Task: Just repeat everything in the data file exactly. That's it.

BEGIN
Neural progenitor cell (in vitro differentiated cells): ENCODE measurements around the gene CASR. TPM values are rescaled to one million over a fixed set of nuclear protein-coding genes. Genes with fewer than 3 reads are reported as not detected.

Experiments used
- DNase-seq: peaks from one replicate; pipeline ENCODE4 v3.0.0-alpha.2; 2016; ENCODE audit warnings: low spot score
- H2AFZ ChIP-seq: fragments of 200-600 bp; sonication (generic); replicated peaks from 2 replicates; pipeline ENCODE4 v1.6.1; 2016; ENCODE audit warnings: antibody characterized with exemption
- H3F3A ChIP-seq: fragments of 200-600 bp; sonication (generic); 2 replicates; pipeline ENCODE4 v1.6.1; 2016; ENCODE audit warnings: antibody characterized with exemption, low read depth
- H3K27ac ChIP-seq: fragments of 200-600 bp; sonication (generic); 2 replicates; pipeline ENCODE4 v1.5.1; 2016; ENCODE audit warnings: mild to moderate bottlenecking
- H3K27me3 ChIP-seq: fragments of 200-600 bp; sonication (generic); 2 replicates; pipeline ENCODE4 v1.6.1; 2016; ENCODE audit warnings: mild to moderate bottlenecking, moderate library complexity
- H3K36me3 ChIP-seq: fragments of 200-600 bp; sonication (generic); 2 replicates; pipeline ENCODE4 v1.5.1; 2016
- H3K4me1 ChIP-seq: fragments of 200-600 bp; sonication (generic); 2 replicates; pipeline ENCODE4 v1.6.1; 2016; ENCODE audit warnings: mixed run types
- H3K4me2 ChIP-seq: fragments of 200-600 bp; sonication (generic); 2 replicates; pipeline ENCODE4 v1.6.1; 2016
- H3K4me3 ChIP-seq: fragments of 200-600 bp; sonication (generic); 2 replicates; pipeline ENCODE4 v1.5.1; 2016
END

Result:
Neural progenitor cell (in vitro differentiated cells): ENCODE measurements around the gene CASR. TPM values are rescaled to one million over a fixed set of nuclear protein-coding genes. Genes with fewer than 3 reads are reported as not detected.

Experiments used
- DNase-seq: peaks from one replicate; pipeline ENCODE4 v3.0.0-alpha.2; 2016; ENCODE audit warnings: low spot score
- H2AFZ ChIP-seq: fragments of 200-600 bp; sonication (generic); replicated peaks from 2 replicates; pipeline ENCODE4 v1.6.1; 2016; ENCODE audit warnings: antibody characterized with exemption
- H3F3A ChIP-seq: fragments of 200-600 bp; sonication (generic); 2 replicates; pipeline ENCODE4 v1.6.1; 2016; ENCODE audit warnings: antibody characterized with exemption, low read depth
- H3K27ac ChIP-seq: fragments of 200-600 bp; sonication (generic); 2 replicates; pipeline ENCODE4 v1.5.1; 2016; ENCODE audit warnings: mild to moderate bottlenecking
- H3K27me3 ChIP-seq: fragments of 200-600 bp; sonication (generic); 2 replicates; pipeline ENCODE4 v1.6.1; 2016; ENCODE audit warnings: mild to moderate bottlenecking, moderate library complexity
- H3K36me3 ChIP-seq: fragments of 200-600 bp; sonication (generic); 2 replicates; pipeline ENCODE4 v1.5.1; 2016
- H3K4me1 ChIP-seq: fragments of 200-600 bp; sonication (generic); 2 replicates; pipeline ENCODE4 v1.6.1; 2016; ENCODE audit warnings: mixed run types
- H3K4me2 ChIP-seq: fragments of 200-600 bp; sonication (generic); 2 replicates; pipeline ENCODE4 v1.6.1; 2016
- H3K4me3 ChIP-seq: fragments of 200-600 bp; sonication (generic); 2 replicates; pipeline ENCODE4 v1.5.1; 2016